For example, Pope Saint Nicholas I, “We do not deny that the judgment of this See can be changed for the better….” [Denz. 641.] Then there is the implication from the dogma of Papal Infallibility, that if papal teachings are only free from all error when those criteria are met, there must be some extent of error otherwise. Finally, the U.S. Bishops, in “Human Life in Our Day”, taught “licit theological dissent” and its limits, specifically with regard to Humanae Vitae, a papal teaching. So we can dissent from non-infallible teachings or decisions, to a limited extent, because the extent of errors possible is also limited.

Therefore, Popes can err in non-infallible teachings and decisions on discipline, but never to a grave extent.


Blessed Pope Pius IX, Condemned Error: “22. The obligation by which Catholic teachers and authors are strictly bound is confined to those things only which are proposed to universal belief as dogmas of faith by the infallible judgment of the Church.”

Pope Gregory XI, Condemned Error: “19. An ecclesiastic, even the roman pontiff, can legitimately be corrected, and even accused, by subjects and lay persons.” [Errors of John Wycliffe, Condemned in the Letter Super periculosis to the Bishops of Canterbury and London, May 22, 1377; Denz. n. 1139]

Pope Saint Leo IX, 1053 AD: “By the See of the Chief of the Apostles, namely by the Roman Church, through the same Peter, as well as through his successors, have not the comments of all the heretics been disapproved, rejected, and overcome, and the hearts of the brethren in the faith of Peter — which so far neither has failed, nor up to the end will fail — been strengthened?” [In Terra Pax Hominibus, September 2, 1053; Denz. 351]

Pope Boniface VIII: “9. Moreover, that every human creature is to be subject to the Roman pontiff, we declare, we state, we define, and we pronounce to be entirely from the necessity of salvation.” [Unam Sanctam, 1302; Fifth Lateran Council, 1512-1517]

St. Robert Bellarmine (1542-1621) interpreting the words of our Lord in Lk. 22:32, states that “the true exposition” is that Jesus prayed for a privilege for Peter and his successors that “without doubt” (sine dubio) the privilege has been handed down to Peter’s successors, which insures that “in his chair there would never be found someone who would teach contrary to the true faith” (in sede ejus numquam inveniretur qui doceret contra veram Fidem). [On the Supreme Pontiff, book iv, chapter 3]

Pope Leo XIII, 1890: “And since all Christians must be closely united in the communion of one immutable faith, Christ the Lord, in virtue of His prayers, obtained for Peter that in the fulfilment of his office he should never fall away from the faith. “But I have asked for thee that thy faith fail not” (Luke xxii., 32), and He furthermore commanded him to impart light and strength to his brethren as often as the need should arise: “Confirm thy brethren” (Ibid.). He willed then that he whom He had designated as the foundation of the Church should be the defence of its faith. “Could not Christ who confided to him the Kingdom by His own authority have strengthened the faith of one whom He designated a rock to show the foundation of the Church?” (S. Ambrosius, De Fide, lib. iv., n. 56).” [Satis Cognitum 12]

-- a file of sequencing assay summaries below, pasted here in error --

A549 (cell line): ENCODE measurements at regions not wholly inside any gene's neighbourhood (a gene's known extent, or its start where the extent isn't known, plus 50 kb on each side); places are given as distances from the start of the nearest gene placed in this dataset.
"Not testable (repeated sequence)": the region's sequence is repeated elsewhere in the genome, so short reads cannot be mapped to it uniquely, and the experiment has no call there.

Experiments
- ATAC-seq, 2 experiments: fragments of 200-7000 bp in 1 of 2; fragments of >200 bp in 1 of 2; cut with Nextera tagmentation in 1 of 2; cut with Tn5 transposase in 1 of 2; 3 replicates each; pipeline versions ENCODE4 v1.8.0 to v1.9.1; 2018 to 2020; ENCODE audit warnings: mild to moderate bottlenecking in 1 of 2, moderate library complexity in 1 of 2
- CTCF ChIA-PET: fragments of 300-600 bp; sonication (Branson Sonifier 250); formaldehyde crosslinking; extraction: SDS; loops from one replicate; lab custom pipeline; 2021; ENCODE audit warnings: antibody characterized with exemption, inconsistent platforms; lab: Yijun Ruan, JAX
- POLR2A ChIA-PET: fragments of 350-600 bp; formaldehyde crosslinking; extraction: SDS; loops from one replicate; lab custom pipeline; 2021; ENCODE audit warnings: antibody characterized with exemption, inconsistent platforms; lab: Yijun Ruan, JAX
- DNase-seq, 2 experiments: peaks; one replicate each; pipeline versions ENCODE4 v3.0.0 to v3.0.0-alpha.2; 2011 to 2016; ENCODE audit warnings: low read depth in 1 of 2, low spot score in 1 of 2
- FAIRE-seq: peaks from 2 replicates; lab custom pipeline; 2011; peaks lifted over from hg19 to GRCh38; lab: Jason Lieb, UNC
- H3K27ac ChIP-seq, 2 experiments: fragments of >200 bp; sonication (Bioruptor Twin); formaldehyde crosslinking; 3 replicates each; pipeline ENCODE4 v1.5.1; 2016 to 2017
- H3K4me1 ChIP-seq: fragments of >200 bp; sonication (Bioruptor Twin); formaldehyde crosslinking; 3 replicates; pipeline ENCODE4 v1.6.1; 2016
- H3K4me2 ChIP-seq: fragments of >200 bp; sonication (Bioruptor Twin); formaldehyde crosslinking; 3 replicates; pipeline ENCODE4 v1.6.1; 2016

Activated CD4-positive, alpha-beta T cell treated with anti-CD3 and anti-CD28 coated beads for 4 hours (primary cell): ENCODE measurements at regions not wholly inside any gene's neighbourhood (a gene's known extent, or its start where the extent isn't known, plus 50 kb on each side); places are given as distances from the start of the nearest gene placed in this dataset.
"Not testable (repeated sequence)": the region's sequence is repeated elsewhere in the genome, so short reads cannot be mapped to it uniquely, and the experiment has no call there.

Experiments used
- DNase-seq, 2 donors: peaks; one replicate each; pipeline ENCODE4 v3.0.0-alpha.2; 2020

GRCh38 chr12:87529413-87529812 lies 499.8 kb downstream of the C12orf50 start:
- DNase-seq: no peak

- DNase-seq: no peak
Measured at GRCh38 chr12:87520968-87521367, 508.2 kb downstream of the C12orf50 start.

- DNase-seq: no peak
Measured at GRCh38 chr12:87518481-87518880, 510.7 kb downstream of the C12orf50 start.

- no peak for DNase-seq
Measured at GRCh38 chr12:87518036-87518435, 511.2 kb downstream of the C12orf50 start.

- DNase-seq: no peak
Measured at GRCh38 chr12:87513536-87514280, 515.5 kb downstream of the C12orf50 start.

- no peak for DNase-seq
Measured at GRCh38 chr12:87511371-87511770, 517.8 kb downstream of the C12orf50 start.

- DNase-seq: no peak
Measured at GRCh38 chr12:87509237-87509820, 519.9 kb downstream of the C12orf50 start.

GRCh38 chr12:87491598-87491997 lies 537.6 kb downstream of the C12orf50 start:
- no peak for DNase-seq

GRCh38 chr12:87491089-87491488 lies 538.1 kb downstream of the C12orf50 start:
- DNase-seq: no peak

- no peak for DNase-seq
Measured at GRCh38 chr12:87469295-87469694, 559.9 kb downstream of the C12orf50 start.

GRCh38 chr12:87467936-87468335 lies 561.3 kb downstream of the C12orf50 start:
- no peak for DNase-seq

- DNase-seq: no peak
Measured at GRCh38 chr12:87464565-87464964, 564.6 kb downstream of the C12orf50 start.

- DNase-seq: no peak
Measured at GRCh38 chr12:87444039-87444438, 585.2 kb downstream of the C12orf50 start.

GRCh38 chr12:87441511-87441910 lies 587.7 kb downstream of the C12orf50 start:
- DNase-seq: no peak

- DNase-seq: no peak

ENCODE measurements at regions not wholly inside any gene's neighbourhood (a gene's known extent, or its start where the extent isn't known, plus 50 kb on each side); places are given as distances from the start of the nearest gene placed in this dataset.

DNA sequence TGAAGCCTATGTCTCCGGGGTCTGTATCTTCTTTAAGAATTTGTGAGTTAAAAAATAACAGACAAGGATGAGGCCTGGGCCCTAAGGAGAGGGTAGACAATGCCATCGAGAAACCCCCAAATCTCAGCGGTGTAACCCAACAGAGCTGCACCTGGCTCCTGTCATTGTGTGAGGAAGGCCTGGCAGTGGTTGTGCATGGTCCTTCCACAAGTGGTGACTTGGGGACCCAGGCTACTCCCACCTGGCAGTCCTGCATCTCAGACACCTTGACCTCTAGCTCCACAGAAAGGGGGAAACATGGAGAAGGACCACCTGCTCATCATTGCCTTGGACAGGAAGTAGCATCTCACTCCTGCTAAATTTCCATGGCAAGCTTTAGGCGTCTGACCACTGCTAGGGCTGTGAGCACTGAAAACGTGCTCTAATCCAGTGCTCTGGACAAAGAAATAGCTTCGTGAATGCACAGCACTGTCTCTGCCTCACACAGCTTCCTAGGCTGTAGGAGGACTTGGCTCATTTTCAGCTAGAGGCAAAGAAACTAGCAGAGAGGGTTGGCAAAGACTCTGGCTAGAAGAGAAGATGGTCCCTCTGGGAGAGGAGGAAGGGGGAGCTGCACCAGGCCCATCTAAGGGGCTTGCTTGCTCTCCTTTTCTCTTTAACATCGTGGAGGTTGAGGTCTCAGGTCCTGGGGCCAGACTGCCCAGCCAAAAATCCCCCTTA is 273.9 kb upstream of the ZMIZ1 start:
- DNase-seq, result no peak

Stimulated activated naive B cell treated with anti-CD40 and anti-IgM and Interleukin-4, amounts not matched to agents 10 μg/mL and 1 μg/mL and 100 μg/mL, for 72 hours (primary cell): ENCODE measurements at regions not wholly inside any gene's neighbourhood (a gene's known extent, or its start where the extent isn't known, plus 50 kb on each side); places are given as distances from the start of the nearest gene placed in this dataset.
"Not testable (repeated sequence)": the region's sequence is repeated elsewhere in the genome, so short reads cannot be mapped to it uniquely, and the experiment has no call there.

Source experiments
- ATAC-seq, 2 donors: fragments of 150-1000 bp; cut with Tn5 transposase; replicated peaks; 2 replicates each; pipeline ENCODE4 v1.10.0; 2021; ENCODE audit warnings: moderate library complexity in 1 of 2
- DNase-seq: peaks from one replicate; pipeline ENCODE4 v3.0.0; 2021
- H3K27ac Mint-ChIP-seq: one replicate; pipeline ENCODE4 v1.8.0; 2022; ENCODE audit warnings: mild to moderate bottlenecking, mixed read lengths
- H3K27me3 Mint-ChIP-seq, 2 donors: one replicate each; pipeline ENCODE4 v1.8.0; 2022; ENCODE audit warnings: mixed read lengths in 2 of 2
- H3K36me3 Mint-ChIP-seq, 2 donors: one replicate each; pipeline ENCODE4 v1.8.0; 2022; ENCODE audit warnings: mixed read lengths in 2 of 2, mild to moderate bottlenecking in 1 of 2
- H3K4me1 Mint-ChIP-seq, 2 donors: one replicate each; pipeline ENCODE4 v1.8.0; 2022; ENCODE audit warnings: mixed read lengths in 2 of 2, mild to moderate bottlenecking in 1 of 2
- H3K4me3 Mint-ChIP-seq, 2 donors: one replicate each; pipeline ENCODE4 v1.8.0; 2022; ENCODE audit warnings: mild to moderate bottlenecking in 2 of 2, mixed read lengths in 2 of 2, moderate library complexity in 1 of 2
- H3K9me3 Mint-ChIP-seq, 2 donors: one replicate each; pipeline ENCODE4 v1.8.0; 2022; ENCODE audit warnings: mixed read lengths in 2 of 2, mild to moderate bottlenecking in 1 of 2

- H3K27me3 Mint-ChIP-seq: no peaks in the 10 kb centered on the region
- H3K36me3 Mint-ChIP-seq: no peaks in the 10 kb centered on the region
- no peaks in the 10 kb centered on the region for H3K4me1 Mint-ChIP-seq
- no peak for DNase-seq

Pope Blessed Pius IX, 1873, on the writings of those who reject the teachings of the First Vatican Council: “For these writings attack and pervert the true power of jurisdiction of the Roman Pontiff and the bishops, who are the successors of blessed Peter and the apostles…. Incredibly, they boldly affirm that the Roman Pontiff and all the bishops, the priests and the people conjoined with him in the unity of faith and communion fell into heresy when they approved and professed the definitions of the Ecumenical Vatican Council. Therefore they deny also the indefectibility of the Church and blasphemously declare that it has perished throughout the world and that its visible Head and the bishops have erred.” (Etsi Multa 22).

Ronald L. Conte Jr.

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3 Responses to Fr. Zuhlsdorf versus Vatican I

  1. Robert Fastiggi says:

    Dear Ron,

    Thank you very much for this article. You understand Vatican I and the position of Bellarmine correctly. I did not have time to write a long rebuttal to Fr. Z, but Dave Armstrong kindly posted some of my comments here: I agree that Popes can commit errors in prudential judgments, and some of their ordinary teachings are subject to qualification and revision. The charism of truth and never-failing faith given to Popes (and affirmed by Vatican I), however, is incompatible with formal papal heresy. If Popes are only protected from heresy in dogmatic ex cathedra definitions then any ordinary papal teaching is potentially heretical. This would undermine what the Church has taught about the “full power of feeding, ruling, and governing the Church” enjoyed by the Roman Pontiff and affirmed by Florence and Vatican I (cf. D-H, 1307 and 3059). Thank you also for the other supporting citations from various Popes.

    God bless you,

  2. Thomas Mazanec says:

    Grave error, and
    Nongrave error

    • Ron Conte says:

      It is for the Church to define the limits of error possible in magisterial non-infallible teachings. However, no errors can lead the faithful away from the path of salvation, as this would be contrary to the indefectibility of the Church.